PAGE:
FDA is considering a faster approval process for medical devices; the American Clinical Laboratory Association is suing the federal government over a new reimbursement system; there are 2 Obamacare special enrollment periods that a greater-than-usual number of people could be eligible for.
A potential new FDA approval process for medical devices could get these products to the market faster. According to The Wall Street Journal, FDA Commissioner Scott Gottlieb, MD, indicated that he would want a faster process with evidence to assess performance at a later date. However, doctors are concerned that such a process could put more patients at risk initially. Medical devices already have a less strict approval process than drugs, but Gottlieb believes the new process will not majorly increase risks to patients.
The American Clinical Laboratory Association (ACLA) is suing the federal government over a new reimbursement system. The lawsuit claims that the new process would reduce Medicare reimbursement for labs by about $670 million in 2018 alone, reported Reuters. Under a 2014 law, laboratories are required to report private payer rates to Medicare in order for CMS to set reimbursement rates. In the lawsuit, the ACLA contends that CMS cherry-picked data from laboratories that received the lowest private payer rates, rather than using data from all reporting laboratories. As a result, CMS is making deep reimbursement cuts for lab tests.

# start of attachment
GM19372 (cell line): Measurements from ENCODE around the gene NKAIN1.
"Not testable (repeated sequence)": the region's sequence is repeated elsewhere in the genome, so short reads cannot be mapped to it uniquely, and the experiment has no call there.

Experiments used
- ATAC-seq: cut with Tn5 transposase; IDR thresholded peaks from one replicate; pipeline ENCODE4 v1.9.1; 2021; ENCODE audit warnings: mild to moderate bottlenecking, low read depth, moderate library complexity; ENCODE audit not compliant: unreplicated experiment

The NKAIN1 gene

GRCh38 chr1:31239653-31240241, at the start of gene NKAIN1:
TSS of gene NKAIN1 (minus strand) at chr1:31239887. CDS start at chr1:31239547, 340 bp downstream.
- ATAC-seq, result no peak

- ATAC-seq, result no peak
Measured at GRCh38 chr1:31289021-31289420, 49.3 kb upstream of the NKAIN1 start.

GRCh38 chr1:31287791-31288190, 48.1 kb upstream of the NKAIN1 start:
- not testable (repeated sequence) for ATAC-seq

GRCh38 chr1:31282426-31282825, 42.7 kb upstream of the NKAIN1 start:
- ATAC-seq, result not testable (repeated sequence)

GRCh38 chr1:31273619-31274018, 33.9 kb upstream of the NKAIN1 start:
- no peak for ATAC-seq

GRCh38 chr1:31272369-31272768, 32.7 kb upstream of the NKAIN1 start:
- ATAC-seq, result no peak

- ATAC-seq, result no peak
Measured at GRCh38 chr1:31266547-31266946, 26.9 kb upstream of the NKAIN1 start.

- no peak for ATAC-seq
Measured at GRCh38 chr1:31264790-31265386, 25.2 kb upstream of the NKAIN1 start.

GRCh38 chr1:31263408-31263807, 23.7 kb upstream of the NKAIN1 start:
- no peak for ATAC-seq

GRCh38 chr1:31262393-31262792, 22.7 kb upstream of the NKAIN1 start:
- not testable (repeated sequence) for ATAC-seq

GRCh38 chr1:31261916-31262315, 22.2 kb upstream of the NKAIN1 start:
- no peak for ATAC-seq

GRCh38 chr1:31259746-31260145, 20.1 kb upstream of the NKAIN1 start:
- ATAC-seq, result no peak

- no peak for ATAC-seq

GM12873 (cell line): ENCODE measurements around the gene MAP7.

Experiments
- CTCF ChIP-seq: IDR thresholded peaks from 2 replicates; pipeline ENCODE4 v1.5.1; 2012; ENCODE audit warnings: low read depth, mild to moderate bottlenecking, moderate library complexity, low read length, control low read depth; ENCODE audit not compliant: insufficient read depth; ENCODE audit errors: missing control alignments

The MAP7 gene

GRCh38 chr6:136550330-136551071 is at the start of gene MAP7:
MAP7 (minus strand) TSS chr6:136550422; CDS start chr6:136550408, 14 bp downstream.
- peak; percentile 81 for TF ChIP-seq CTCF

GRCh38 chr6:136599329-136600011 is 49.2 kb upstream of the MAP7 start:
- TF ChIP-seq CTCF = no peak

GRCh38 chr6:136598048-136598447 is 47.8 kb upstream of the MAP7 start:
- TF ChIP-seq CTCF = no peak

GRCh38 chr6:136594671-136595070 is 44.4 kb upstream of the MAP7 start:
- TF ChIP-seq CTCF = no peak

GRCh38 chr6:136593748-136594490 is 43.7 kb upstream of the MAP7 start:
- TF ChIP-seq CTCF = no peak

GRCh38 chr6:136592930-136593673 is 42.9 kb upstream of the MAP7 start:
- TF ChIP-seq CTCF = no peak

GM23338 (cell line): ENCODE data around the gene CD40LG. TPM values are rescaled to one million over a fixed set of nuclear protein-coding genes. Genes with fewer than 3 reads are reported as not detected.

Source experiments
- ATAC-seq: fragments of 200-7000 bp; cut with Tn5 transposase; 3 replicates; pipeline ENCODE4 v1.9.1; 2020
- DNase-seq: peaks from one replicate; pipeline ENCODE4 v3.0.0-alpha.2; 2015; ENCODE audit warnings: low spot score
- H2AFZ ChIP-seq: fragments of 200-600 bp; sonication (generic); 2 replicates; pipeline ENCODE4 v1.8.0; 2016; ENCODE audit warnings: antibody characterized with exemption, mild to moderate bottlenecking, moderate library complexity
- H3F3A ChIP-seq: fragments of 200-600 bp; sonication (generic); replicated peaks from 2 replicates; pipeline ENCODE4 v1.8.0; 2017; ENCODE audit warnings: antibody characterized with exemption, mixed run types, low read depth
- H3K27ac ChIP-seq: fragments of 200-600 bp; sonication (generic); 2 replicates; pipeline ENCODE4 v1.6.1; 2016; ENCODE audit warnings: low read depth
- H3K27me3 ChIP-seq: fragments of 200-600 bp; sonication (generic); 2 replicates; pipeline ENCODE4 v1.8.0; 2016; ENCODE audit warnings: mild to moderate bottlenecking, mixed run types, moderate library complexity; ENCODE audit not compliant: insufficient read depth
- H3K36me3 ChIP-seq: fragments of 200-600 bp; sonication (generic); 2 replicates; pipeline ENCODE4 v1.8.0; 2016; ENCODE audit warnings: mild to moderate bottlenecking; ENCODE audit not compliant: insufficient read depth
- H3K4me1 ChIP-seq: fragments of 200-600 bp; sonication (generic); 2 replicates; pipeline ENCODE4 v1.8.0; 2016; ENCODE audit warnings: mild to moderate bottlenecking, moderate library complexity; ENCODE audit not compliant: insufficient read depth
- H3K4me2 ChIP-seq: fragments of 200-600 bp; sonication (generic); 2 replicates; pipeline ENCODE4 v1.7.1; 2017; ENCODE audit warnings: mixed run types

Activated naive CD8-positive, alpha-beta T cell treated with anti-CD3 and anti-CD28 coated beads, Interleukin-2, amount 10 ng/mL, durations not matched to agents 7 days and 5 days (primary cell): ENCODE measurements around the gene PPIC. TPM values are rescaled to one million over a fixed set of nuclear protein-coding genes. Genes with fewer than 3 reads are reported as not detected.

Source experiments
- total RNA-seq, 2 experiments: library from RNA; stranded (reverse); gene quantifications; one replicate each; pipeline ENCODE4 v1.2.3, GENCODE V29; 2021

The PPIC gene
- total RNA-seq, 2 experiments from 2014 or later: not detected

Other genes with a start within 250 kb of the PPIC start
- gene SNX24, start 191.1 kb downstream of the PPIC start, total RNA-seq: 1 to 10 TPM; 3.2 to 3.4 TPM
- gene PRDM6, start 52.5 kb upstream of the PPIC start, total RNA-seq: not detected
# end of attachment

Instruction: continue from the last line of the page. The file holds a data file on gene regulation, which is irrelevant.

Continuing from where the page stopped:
While the deadline for picking Affordable Care Act (ACA) coverage is Friday, December 15, some people will still be eligible to pick plans after that date—they just might not know it. Kaiser Health News reported that there are 2 special enrollment periods (SEPs) that could affect a large number of people eligible for ACA coverage. One SEP is for people whose 2017 plan is being discontinued in 2018, and the second is for people affected by the hurricanes that hit Texas, parts of the southeastern United States, and Puerto Rico.